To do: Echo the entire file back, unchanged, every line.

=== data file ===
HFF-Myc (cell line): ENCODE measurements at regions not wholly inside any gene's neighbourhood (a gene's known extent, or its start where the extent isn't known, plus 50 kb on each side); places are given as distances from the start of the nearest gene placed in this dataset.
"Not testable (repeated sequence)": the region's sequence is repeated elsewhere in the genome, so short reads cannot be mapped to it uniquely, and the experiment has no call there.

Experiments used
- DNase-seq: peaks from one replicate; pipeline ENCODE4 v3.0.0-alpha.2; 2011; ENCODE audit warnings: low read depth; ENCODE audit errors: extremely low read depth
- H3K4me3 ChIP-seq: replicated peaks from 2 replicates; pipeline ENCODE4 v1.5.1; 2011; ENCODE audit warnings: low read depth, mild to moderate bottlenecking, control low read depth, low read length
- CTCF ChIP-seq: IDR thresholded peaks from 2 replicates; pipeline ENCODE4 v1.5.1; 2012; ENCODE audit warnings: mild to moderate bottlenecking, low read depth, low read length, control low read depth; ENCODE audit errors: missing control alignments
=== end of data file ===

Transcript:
HFF-Myc (cell line): ENCODE measurements at regions not wholly inside any gene's neighbourhood (a gene's known extent, or its start where the extent isn't known, plus 50 kb on each side); places are given as distances from the start of the nearest gene placed in this dataset.
"Not testable (repeated sequence)": the region's sequence is repeated elsewhere in the genome, so short reads cannot be mapped to it uniquely, and the experiment has no call there.

Experiments used
- DNase-seq: peaks from one replicate; pipeline ENCODE4 v3.0.0-alpha.2; 2011; ENCODE audit warnings: low read depth; ENCODE audit errors: extremely low read depth
- H3K4me3 ChIP-seq: replicated peaks from 2 replicates; pipeline ENCODE4 v1.5.1; 2011; ENCODE audit warnings: low read depth, mild to moderate bottlenecking, control low read depth, low read length
- CTCF ChIP-seq: IDR thresholded peaks from 2 replicates; pipeline ENCODE4 v1.5.1; 2012; ENCODE audit warnings: mild to moderate bottlenecking, low read depth, low read length, control low read depth; ENCODE audit errors: missing control alignments